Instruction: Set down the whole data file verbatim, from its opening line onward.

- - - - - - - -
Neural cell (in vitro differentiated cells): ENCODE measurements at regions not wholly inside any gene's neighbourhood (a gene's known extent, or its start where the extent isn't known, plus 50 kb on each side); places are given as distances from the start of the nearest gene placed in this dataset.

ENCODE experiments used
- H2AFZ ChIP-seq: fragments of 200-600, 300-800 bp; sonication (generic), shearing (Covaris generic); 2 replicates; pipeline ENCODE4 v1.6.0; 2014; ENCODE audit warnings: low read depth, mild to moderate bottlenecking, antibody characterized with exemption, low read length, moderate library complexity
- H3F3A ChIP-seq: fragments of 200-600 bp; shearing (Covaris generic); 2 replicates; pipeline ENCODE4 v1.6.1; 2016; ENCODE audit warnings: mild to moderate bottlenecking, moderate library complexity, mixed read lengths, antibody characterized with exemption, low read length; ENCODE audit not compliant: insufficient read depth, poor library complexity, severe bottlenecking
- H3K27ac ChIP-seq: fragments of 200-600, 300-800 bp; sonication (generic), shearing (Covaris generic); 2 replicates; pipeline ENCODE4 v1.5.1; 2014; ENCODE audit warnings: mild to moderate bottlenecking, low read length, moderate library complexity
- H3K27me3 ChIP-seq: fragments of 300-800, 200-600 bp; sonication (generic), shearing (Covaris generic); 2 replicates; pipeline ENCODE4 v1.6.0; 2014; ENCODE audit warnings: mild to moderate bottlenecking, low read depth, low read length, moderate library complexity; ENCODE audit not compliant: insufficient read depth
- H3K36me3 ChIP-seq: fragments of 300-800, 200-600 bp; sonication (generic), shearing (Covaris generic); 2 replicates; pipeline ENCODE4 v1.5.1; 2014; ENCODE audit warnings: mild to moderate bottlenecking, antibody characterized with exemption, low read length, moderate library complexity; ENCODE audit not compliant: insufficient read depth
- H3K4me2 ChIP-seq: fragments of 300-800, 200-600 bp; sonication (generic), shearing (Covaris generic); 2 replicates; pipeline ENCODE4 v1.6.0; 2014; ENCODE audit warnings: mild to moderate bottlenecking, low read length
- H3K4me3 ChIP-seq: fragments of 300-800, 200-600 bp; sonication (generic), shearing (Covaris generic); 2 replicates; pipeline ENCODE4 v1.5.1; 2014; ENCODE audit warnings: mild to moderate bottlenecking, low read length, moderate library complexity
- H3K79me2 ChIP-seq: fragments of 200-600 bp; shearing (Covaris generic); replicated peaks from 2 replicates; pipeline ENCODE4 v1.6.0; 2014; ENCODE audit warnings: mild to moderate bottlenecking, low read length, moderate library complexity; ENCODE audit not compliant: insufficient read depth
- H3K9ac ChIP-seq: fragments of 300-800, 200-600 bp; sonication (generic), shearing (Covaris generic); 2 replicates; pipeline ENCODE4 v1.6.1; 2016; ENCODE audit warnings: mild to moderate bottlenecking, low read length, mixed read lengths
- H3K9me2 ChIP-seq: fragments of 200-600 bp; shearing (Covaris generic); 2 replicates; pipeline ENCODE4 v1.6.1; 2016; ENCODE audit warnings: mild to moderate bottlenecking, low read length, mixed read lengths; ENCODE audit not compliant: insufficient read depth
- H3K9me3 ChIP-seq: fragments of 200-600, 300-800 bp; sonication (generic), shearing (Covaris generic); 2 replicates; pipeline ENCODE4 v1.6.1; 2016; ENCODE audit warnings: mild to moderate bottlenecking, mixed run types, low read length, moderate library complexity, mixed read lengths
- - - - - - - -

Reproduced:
Neural cell (in vitro differentiated cells): ENCODE measurements at regions not wholly inside any gene's neighbourhood (a gene's known extent, or its start where the extent isn't known, plus 50 kb on each side); places are given as distances from the start of the nearest gene placed in this dataset.

ENCODE experiments used
- H2AFZ ChIP-seq: fragments of 200-600, 300-800 bp; sonication (generic), shearing (Covaris generic); 2 replicates; pipeline ENCODE4 v1.6.0; 2014; ENCODE audit warnings: low read depth, mild to moderate bottlenecking, antibody characterized with exemption, low read length, moderate library complexity
- H3F3A ChIP-seq: fragments of 200-600 bp; shearing (Covaris generic); 2 replicates; pipeline ENCODE4 v1.6.1; 2016; ENCODE audit warnings: mild to moderate bottlenecking, moderate library complexity, mixed read lengths, antibody characterized with exemption, low read length; ENCODE audit not compliant: insufficient read depth, poor library complexity, severe bottlenecking
- H3K27ac ChIP-seq: fragments of 200-600, 300-800 bp; sonication (generic), shearing (Covaris generic); 2 replicates; pipeline ENCODE4 v1.5.1; 2014; ENCODE audit warnings: mild to moderate bottlenecking, low read length, moderate library complexity
- H3K27me3 ChIP-seq: fragments of 300-800, 200-600 bp; sonication (generic), shearing (Covaris generic); 2 replicates; pipeline ENCODE4 v1.6.0; 2014; ENCODE audit warnings: mild to moderate bottlenecking, low read depth, low read length, moderate library complexity; ENCODE audit not compliant: insufficient read depth
- H3K36me3 ChIP-seq: fragments of 300-800, 200-600 bp; sonication (generic), shearing (Covaris generic); 2 replicates; pipeline ENCODE4 v1.5.1; 2014; ENCODE audit warnings: mild to moderate bottlenecking, antibody characterized with exemption, low read length, moderate library complexity; ENCODE audit not compliant: insufficient read depth
- H3K4me2 ChIP-seq: fragments of 300-800, 200-600 bp; sonication (generic), shearing (Covaris generic); 2 replicates; pipeline ENCODE4 v1.6.0; 2014; ENCODE audit warnings: mild to moderate bottlenecking, low read length
- H3K4me3 ChIP-seq: fragments of 300-800, 200-600 bp; sonication (generic), shearing (Covaris generic); 2 replicates; pipeline ENCODE4 v1.5.1; 2014; ENCODE audit warnings: mild to moderate bottlenecking, low read length, moderate library complexity
- H3K79me2 ChIP-seq: fragments of 200-600 bp; shearing (Covaris generic); replicated peaks from 2 replicates; pipeline ENCODE4 v1.6.0; 2014; ENCODE audit warnings: mild to moderate bottlenecking, low read length, moderate library complexity; ENCODE audit not compliant: insufficient read depth
- H3K9ac ChIP-seq: fragments of 300-800, 200-600 bp; sonication (generic), shearing (Covaris generic); 2 replicates; pipeline ENCODE4 v1.6.1; 2016; ENCODE audit warnings: mild to moderate bottlenecking, low read length, mixed read lengths
- H3K9me2 ChIP-seq: fragments of 200-600 bp; shearing (Covaris generic); 2 replicates; pipeline ENCODE4 v1.6.1; 2016; ENCODE audit warnings: mild to moderate bottlenecking, low read length, mixed read lengths; ENCODE audit not compliant: insufficient read depth
- H3K9me3 ChIP-seq: fragments of 200-600, 300-800 bp; sonication (generic), shearing (Covaris generic); 2 replicates; pipeline ENCODE4 v1.6.1; 2016; ENCODE audit warnings: mild to moderate bottlenecking, mixed run types, low read length, moderate library complexity, mixed read lengths